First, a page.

Protecting your real estate investment against the risk of title defects is important, regardless of the age of the property. Title insurance is a type of indemnity policy that helps guard your financial interests and ownership stake should title defects be discovered after closing, giving another party plausible rights to your property. Most mortgage lenders mandate that homebuyers purchase a lender’s title insurance policy to protect the financial institution’s interests should the loan become unenforceable. Owner’s title insurance, however, is not required – but it is highly encouraged.
How Can Owner’s Title Insurance Protect Your Interests?
Purchased at the time of closing, owner’s title insurance can offer financial reimbursement should ownership claims by another party, such as an undiscovered heir, lead to the loss of your property. An owner’s policy may also cover the cost of litigation should you be required to defend your property rights in a court of law. There are two types of owner’s title insurance, known as standard and enhanced policy, that offer varying levels of coverage. Read on to learn more about the differences in these plans and how each might protect your financial and real estate interests.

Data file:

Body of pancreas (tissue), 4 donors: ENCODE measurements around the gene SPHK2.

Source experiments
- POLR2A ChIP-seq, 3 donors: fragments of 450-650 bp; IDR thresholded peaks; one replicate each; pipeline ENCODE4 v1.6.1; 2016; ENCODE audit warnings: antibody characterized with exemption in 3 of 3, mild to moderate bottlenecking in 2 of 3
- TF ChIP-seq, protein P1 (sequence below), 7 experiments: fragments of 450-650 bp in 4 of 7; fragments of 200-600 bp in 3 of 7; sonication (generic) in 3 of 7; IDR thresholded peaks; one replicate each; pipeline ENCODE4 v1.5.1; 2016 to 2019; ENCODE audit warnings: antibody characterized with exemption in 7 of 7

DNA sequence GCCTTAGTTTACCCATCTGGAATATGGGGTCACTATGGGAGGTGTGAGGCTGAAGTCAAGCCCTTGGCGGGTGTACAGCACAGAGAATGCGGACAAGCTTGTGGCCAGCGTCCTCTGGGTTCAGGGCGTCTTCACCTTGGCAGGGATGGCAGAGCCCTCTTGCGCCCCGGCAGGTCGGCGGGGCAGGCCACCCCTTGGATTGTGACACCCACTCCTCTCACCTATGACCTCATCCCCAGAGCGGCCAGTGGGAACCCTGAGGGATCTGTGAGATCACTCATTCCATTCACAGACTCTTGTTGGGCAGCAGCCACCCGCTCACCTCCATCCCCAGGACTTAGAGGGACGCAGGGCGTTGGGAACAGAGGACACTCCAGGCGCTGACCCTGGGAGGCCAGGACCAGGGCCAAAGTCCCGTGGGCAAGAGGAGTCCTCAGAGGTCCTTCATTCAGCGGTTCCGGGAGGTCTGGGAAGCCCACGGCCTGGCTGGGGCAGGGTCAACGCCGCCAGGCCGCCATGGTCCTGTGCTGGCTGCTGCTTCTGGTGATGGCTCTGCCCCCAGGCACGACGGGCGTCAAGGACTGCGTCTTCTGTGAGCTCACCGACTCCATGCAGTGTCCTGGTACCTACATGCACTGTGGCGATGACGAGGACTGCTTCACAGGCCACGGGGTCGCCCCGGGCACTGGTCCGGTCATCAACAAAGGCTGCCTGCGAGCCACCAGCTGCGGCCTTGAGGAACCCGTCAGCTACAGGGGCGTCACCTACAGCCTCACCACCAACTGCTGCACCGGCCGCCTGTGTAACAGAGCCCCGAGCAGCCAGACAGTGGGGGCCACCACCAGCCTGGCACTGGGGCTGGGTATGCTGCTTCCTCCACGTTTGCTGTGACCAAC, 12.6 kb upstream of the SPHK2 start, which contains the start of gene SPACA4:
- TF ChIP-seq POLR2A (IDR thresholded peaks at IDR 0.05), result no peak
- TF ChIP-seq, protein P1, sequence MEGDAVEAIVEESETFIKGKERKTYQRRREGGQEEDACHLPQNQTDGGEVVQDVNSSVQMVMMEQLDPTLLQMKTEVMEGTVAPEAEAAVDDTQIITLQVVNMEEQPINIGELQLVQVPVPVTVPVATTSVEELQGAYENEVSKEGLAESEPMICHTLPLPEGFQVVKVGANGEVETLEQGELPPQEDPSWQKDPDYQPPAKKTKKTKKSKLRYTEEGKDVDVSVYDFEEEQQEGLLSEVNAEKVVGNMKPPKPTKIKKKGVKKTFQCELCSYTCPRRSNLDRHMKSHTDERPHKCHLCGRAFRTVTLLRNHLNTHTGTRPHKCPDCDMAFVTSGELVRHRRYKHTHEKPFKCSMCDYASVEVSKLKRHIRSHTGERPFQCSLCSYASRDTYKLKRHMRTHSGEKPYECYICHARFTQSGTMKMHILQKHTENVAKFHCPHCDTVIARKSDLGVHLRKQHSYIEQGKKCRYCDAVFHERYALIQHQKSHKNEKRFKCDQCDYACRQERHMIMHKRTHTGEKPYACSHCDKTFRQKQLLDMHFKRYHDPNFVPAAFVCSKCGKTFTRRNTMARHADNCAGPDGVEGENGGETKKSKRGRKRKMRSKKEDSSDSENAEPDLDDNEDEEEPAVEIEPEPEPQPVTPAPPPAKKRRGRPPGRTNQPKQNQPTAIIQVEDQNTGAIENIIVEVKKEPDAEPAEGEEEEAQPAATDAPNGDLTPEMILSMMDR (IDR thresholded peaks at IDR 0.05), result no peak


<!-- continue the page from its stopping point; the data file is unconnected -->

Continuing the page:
What Is the Difference Between a Standard and Enhanced Owner’s Title Insurance Policy?
When purchasing owner’s title insurance, you have the option between a standard or enhanced policy. While both cover certain types of common title defects, an enhanced policy provides coverage for a wider range of title problems. It is essential to understand the similarities and differences in these plans to help you decide the best option for your personal needs.
Both of these policy types provide coverage for:
-Land rights (such as easements)
-Ownership rights (including liens or heirs)
-Lack of vehicular or pedestrian access (only legal access is covered with standard policies)
-Unmarketable title (resulting in an inability to obtain a loan or sell the property)
Enhanced policies offer more extensive coverage, including title defects such as:
-Subdivision and zoning violations
-Damages resulting from the use of easements
-Restrictive covenant violations (existing)
In addition, enhanced coverage increases 10% annually to reflect property value increases (up to 150%).
Additional Information About Owner’s Title Insurance
Owner’s title policy premiums are based on the sales price of the home and are paid at closing. In general, the difference in cost between standard and enhanced policies is typically only a few hundred dollars.
Your home may be one of your greatest financial assets. Having an owner’s title insurance policy in place can help bring you peace of mind, safeguard your property ownership rights, and mitigate the potential for financial loss. For more information on standard vs. enhanced title insurance policies, please get in touch with Linear Title & Escrow today!